The web is built on trust. We trust that our credit card numbers won’t get stolen when we buy things. We trust that the website or app where we enter personal data is what it claims to be. A site’s brand or reputation may create a sense of security but it’s actually a tool—encryption—that makes things safe.
Encryption is a type of cryptography that uses math to encode information. It is a highly useful and dynamic tool that ranges from limiting who has access to content to proving identity. When we see green padlocks on our browser address bar or https:// in the url, it demonstrates that a digital certificate has been installed proving that the website’s identity has been verified and also that the data is encrypted until that very website receives it. Nearly every website that collects data uses (or should use) encryption. But what does this have to do with blockchain and why does it matter that we understand it?
Encryption is often based on a system of public and private key pairs – also referred to as asymmetric keys. The keys are long alphanumeric strings that are mathematically related. Aptly named, the public key is available publicly, where the private key is intended to be kept confidential by its owner and entities the owner trusts. Since the public and private keys are related, if information is encrypted with the public key, its private key is the only one that can decrypt it.
Blockchains use encryption to prove the ownership of data. They can also use encryption to provide security and privacy. On public blockchains, like Bitcoin, encrypted data can be embedded as part of the transaction. As increasing numbers of blockchain based applications come to market, key management will become a critical aspect for adoption. Key owners are responsible for their secure storage because if a private key is lost, the proof of ownership and access to the related data is lost too.
Blockcerts.org is an example of an initiative that encrypts digital credentials and issues them as certificates on the Bitcoin blockchain. The recipient of the digital credential is provided a private key by the credential issuer. The key is necessary to decrypt the credential and share it with others. In an instance like this, a lost private key could mean lost access to the digital credential. In the world of fintech, the same principle works for Bitcoin, too, which are currently valued at 2577.80 USD. It’s painful to imagine the impact a lost hard drive could have on one’s wallet.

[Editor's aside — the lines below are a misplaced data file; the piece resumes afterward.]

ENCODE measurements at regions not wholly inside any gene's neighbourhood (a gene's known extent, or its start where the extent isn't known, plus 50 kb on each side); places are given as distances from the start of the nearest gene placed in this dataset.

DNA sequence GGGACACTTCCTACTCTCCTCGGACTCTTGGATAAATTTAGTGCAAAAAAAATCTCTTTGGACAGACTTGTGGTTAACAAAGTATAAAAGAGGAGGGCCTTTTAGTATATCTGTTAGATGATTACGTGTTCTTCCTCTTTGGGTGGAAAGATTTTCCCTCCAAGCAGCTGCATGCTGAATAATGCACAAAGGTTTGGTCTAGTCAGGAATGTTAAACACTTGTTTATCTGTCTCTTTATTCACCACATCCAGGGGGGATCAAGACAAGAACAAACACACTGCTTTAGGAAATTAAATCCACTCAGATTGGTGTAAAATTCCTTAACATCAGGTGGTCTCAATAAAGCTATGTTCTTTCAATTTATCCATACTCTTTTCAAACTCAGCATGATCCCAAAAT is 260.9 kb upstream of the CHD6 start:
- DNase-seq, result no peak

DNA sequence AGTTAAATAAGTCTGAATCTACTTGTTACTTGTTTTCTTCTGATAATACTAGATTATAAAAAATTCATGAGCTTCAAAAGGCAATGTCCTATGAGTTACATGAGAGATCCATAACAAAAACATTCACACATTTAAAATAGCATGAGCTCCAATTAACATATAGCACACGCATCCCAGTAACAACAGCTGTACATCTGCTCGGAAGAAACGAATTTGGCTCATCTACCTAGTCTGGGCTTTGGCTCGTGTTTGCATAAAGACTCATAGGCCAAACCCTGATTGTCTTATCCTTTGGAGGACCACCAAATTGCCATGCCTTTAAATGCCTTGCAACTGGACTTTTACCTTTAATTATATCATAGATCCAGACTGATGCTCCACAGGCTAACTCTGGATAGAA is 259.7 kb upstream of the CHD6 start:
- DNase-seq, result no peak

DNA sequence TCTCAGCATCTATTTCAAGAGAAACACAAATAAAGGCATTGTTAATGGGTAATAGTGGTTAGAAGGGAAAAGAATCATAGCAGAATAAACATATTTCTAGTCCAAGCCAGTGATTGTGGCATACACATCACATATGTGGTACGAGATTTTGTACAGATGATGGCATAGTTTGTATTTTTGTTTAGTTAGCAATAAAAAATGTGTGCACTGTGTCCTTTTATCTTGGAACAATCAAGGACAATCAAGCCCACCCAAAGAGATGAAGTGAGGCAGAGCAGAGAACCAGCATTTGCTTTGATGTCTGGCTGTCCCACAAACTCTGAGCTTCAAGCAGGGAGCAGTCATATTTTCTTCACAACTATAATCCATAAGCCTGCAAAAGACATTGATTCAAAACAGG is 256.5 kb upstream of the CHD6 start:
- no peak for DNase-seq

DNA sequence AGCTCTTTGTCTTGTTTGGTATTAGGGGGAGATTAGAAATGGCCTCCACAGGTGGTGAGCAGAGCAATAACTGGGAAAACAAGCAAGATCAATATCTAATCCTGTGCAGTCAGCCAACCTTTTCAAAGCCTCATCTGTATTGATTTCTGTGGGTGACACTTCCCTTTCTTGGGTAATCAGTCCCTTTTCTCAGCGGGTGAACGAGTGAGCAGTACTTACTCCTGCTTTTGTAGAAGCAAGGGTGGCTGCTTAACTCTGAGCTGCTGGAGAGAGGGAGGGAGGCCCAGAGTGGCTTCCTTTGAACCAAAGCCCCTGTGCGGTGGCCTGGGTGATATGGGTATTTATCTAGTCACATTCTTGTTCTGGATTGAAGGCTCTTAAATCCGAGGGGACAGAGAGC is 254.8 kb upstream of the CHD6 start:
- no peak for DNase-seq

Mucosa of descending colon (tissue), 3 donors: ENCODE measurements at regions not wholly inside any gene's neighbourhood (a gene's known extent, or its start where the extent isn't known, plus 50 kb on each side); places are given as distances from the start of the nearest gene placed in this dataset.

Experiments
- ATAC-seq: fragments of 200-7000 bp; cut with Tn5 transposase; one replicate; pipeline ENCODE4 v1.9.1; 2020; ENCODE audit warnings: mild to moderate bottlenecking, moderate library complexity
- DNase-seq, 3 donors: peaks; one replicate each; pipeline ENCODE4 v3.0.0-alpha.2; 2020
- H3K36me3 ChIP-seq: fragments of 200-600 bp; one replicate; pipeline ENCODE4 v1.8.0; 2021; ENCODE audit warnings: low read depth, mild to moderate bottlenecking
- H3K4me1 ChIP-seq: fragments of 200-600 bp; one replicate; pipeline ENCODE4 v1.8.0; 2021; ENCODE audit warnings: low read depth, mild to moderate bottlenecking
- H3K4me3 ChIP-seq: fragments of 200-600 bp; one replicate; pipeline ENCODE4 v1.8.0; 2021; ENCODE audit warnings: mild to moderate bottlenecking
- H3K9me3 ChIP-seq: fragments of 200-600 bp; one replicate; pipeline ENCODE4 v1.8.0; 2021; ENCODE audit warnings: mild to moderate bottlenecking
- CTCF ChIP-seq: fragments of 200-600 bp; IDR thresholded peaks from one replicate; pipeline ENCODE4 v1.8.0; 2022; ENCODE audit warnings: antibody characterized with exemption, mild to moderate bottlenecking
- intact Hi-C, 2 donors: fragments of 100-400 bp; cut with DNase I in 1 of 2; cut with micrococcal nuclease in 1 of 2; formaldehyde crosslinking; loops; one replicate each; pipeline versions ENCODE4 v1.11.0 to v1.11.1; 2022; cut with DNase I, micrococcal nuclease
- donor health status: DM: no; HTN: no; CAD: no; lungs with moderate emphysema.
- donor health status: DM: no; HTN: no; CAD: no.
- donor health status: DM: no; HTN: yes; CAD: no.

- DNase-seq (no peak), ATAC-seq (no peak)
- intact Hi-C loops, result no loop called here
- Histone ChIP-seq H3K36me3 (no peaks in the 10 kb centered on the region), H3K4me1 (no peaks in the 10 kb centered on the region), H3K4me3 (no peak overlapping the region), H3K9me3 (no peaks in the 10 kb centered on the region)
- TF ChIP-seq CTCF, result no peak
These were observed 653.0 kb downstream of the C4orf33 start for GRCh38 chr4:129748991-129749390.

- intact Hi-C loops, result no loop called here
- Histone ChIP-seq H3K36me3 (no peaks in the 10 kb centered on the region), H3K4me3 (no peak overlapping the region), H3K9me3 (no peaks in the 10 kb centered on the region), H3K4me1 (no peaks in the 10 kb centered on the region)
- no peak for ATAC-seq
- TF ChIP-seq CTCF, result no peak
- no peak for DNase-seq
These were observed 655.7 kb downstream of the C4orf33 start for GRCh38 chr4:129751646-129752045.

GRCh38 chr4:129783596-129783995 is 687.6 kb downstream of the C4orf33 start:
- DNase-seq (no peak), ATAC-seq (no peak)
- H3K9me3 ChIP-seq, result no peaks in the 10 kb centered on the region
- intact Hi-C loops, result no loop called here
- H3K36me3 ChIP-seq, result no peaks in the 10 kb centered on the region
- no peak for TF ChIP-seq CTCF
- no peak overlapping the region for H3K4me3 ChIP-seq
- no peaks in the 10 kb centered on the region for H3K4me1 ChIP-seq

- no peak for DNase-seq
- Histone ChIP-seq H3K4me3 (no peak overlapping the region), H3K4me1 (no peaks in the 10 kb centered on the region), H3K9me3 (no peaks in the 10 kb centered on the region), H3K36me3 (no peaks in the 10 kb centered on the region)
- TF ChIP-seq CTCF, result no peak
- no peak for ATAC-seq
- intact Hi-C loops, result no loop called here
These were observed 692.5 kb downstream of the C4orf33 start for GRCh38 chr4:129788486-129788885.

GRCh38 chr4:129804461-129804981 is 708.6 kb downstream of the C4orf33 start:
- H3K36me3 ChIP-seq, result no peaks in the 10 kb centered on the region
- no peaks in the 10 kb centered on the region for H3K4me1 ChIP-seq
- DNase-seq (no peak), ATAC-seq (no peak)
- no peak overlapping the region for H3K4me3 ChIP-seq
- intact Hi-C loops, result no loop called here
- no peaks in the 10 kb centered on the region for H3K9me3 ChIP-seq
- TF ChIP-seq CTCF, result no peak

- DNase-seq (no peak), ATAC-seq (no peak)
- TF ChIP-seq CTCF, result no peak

Happily, for those absent minded of us, application developers are working to create interfaces that assist with key management, and there are projects underway that may make it possible to recover lost keys. In the meantime, work on your memory palace and appreciate the value and impact of encryption because the future is looking increasingly blockchain-based.
~ ~ ~
Here are the articles that inspired and informed this newsletter. We recommend them to you as interesting data points in your consideration of education and decentralized technologies.
- The Internet: Encryption & Public Keys (Youtube video) — Mia Epner (code.org)
- Explaining public-key cryptography to non-geeks — Panayotis Vryonis
- [Review] 3 Main Types of Encryption: Hash, Symmetric, Asymmetric — Peter Chang
- Bitcoin Private Keys: Everything You Need To Know — Sudhir Khatwani
- I Threw Away $4.8 Million In Bitcoin — Campbell Simpson